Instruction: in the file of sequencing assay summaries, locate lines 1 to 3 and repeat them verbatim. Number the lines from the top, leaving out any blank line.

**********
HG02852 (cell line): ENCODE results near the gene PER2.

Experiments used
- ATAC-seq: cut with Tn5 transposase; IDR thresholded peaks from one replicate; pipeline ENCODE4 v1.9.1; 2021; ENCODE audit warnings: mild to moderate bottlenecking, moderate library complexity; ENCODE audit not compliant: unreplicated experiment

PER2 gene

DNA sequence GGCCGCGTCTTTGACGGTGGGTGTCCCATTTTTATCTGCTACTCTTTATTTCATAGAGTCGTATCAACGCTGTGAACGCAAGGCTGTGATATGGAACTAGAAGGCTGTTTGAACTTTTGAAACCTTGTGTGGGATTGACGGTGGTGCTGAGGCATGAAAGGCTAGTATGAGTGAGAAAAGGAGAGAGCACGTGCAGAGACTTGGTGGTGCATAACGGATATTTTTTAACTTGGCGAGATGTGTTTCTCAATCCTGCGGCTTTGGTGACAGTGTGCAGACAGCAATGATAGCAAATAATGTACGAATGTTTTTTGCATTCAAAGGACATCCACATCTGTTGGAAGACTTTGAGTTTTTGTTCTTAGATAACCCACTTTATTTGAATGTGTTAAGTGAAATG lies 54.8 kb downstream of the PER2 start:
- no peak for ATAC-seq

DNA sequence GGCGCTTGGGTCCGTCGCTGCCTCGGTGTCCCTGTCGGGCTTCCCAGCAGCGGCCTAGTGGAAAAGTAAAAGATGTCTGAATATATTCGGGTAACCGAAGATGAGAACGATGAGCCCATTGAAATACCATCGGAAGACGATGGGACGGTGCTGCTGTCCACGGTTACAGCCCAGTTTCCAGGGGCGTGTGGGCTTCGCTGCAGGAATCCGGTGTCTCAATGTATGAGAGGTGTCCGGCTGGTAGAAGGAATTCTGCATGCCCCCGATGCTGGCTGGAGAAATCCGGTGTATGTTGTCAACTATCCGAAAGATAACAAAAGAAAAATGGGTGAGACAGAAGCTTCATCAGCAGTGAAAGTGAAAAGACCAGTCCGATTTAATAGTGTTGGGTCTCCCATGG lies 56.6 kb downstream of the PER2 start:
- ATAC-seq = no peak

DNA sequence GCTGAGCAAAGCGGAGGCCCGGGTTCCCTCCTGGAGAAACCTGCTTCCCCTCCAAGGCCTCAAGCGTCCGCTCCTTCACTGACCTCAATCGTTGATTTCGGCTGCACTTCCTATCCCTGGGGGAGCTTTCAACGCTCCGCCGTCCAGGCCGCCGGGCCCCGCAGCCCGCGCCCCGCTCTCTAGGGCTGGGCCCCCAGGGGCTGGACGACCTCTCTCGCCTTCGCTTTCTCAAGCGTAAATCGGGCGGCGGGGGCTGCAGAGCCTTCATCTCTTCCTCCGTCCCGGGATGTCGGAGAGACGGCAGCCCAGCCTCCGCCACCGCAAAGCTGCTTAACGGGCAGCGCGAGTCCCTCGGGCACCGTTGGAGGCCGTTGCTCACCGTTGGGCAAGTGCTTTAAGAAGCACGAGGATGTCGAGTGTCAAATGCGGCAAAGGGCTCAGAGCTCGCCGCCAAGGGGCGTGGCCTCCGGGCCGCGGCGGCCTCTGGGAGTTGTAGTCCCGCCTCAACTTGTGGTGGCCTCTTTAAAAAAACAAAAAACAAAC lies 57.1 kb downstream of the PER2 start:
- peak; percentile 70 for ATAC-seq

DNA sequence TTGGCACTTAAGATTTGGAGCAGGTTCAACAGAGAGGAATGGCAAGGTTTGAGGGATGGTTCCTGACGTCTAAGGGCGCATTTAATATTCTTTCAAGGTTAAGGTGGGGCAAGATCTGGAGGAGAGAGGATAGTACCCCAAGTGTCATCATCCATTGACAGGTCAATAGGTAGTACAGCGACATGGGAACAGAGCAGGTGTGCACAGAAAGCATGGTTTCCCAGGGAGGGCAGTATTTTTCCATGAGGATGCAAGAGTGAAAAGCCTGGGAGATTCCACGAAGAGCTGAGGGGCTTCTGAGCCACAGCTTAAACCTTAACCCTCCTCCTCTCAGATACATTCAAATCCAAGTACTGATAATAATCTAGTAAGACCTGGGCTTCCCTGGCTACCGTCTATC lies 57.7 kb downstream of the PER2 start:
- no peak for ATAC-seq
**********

HG02852 (cell line): ENCODE results near the gene PER2.

Experiments used
- ATAC-seq: cut with Tn5 transposase; IDR thresholded peaks from one replicate; pipeline ENCODE4 v1.9.1; 2021; ENCODE audit warnings: mild to moderate bottlenecking, moderate library complexity; ENCODE audit not compliant: unreplicated experiment